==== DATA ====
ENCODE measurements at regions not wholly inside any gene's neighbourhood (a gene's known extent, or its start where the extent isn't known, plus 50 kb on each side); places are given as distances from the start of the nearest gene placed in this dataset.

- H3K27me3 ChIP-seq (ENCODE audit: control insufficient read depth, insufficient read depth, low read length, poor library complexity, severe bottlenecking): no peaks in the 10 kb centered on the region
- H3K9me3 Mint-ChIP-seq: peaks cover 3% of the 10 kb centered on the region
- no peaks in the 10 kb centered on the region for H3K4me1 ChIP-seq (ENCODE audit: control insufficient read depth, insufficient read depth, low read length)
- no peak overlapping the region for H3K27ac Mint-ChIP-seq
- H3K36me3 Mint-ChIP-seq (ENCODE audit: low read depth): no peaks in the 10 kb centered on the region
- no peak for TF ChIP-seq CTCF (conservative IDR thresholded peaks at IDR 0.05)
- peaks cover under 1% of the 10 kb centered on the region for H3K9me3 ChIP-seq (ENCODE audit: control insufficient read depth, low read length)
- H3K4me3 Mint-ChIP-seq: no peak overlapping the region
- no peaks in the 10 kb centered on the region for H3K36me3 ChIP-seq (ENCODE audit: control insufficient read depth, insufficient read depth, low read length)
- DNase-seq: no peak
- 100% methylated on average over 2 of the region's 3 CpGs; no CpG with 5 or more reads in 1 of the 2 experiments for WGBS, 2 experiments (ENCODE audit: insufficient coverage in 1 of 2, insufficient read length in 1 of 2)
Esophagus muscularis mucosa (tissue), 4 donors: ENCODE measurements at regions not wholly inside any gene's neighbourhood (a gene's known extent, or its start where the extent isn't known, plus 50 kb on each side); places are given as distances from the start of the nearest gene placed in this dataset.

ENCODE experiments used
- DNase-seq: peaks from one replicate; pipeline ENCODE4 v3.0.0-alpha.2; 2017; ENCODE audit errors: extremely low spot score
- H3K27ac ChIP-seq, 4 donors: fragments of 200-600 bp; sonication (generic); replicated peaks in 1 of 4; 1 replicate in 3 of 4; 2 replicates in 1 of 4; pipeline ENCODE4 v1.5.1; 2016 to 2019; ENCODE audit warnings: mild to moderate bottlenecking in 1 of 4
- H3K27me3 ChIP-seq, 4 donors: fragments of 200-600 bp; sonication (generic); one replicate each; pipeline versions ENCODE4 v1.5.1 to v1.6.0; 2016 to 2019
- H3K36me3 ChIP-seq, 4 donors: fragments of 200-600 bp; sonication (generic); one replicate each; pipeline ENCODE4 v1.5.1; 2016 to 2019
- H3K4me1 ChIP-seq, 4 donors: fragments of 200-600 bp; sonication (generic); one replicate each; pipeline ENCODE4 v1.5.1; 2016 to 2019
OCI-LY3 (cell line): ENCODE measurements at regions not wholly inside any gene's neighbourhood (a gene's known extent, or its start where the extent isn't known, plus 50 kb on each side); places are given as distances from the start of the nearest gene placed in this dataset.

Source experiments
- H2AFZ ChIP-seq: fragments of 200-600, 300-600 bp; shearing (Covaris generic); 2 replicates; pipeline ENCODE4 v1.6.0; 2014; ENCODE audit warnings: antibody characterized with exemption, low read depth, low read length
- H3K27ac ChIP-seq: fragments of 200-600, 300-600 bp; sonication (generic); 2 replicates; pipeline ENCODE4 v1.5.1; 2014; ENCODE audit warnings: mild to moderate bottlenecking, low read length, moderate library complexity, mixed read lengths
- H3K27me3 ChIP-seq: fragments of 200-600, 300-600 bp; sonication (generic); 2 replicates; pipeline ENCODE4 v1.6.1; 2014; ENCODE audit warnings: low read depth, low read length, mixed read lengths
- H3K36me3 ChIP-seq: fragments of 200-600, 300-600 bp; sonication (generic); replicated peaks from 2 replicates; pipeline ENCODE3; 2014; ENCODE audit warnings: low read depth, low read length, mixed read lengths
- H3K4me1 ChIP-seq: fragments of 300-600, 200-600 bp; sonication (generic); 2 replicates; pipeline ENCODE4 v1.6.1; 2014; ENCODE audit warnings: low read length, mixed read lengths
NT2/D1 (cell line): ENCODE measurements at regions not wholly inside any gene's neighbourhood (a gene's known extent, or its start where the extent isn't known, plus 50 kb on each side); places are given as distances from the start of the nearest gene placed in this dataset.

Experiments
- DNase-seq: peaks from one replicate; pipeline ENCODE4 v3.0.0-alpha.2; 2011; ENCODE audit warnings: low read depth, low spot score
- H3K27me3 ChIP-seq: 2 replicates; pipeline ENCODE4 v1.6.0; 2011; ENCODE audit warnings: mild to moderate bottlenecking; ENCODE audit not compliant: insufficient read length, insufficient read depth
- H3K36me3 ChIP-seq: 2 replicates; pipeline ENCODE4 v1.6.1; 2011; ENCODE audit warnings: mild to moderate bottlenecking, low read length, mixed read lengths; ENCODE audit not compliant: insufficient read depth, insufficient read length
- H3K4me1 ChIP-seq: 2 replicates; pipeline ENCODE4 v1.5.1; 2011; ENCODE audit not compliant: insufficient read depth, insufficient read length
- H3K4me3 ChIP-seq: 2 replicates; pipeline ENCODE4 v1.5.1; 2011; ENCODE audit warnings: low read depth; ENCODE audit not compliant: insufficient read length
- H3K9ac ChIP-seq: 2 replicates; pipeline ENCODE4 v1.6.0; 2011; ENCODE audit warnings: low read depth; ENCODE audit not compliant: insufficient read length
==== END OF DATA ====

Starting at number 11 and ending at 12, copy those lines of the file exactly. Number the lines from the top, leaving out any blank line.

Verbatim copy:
- DNase-seq: no peak
- 100% methylated on average over 2 of the region's 3 CpGs; no CpG with 5 or more reads in 1 of the 2 experiments for WGBS, 2 experiments (ENCODE audit: insufficient coverage in 1 of 2, insufficient read length in 1 of 2)